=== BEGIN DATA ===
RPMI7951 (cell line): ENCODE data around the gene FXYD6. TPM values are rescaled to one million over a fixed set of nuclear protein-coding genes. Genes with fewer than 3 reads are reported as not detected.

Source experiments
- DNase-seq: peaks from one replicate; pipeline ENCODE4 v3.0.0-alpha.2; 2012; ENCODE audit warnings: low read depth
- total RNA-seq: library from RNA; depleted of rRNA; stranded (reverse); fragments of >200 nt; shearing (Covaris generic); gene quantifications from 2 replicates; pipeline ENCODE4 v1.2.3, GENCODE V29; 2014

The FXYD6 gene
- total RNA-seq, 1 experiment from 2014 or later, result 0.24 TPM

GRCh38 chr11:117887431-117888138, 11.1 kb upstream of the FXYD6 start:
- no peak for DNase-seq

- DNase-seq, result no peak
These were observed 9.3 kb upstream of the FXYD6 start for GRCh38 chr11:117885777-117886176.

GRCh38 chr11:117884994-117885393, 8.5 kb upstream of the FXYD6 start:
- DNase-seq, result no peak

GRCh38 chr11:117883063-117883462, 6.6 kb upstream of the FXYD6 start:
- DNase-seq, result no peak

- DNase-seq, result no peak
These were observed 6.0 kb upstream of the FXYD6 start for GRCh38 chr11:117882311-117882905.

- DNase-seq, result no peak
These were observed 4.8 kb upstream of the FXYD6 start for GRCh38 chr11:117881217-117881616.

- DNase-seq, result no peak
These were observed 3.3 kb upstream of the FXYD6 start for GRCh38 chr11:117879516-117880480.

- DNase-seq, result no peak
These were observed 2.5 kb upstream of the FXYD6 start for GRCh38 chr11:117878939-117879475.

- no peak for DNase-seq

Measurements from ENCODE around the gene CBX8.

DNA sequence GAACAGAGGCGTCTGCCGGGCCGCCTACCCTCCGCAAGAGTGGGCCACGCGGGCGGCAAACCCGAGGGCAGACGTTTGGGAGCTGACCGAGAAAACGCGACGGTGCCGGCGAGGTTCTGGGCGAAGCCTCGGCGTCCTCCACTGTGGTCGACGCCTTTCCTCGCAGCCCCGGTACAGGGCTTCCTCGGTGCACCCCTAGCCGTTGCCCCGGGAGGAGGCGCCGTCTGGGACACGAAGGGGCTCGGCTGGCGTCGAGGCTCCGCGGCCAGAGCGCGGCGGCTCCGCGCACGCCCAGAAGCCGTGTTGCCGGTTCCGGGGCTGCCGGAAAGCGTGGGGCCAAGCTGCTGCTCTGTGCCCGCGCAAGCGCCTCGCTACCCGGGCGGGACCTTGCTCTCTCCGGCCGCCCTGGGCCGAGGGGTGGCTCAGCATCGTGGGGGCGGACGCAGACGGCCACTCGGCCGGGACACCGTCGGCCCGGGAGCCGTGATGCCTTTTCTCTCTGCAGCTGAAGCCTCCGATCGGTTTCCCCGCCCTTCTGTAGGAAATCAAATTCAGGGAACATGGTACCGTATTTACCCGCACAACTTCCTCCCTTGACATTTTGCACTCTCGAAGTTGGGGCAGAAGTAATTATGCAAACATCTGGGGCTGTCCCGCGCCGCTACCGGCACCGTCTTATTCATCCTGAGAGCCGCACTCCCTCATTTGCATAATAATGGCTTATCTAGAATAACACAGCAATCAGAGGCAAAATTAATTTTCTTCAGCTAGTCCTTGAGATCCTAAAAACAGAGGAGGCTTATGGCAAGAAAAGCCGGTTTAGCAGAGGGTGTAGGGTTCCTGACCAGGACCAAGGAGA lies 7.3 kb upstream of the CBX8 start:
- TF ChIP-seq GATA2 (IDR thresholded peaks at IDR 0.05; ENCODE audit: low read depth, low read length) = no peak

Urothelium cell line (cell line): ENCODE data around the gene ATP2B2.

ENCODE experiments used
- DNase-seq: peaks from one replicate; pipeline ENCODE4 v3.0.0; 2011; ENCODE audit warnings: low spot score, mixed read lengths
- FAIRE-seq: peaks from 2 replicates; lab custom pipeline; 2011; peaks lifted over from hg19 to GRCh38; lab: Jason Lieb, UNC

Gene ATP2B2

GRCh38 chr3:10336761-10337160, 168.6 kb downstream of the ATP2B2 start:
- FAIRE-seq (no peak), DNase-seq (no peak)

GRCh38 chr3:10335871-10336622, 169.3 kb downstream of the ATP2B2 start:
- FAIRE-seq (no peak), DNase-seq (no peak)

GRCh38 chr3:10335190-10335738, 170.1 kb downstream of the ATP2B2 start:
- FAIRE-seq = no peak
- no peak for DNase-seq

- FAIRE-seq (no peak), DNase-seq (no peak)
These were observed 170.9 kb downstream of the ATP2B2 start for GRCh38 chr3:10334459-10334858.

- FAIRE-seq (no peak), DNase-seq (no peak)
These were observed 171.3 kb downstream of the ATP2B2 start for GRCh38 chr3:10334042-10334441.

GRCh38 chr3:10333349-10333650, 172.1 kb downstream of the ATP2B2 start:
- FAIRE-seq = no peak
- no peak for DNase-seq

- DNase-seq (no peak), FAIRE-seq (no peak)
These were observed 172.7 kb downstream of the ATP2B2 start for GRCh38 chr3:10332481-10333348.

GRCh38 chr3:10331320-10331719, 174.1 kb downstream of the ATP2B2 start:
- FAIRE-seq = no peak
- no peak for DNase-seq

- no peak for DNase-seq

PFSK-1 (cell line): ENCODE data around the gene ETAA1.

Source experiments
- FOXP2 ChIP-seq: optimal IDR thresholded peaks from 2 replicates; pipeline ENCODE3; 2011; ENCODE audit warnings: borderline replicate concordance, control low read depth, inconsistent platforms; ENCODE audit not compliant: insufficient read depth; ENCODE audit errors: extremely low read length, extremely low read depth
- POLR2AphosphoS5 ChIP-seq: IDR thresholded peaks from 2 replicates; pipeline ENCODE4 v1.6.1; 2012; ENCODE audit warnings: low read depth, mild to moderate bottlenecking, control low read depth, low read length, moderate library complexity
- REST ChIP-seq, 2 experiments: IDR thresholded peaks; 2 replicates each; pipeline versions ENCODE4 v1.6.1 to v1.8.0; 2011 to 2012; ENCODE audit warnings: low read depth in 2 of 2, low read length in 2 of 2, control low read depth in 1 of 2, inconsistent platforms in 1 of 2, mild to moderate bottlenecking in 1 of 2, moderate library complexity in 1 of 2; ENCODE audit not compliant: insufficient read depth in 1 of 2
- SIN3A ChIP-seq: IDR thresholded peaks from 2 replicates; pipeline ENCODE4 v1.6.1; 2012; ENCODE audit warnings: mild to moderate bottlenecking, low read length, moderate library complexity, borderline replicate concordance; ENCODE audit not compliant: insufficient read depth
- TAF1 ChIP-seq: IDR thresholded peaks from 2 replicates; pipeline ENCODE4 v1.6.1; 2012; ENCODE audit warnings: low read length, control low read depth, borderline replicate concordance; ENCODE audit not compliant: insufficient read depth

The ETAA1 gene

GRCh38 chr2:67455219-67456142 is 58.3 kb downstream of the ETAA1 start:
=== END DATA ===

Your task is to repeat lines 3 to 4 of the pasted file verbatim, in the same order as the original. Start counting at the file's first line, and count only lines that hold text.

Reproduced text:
- DNase-seq: peaks from one replicate; pipeline ENCODE4 v3.0.0-alpha.2; 2012; ENCODE audit warnings: low read depth
- total RNA-seq: library from RNA; depleted of rRNA; stranded (reverse); fragments of >200 nt; shearing (Covaris generic); gene quantifications from 2 replicates; pipeline ENCODE4 v1.2.3, GENCODE V29; 2014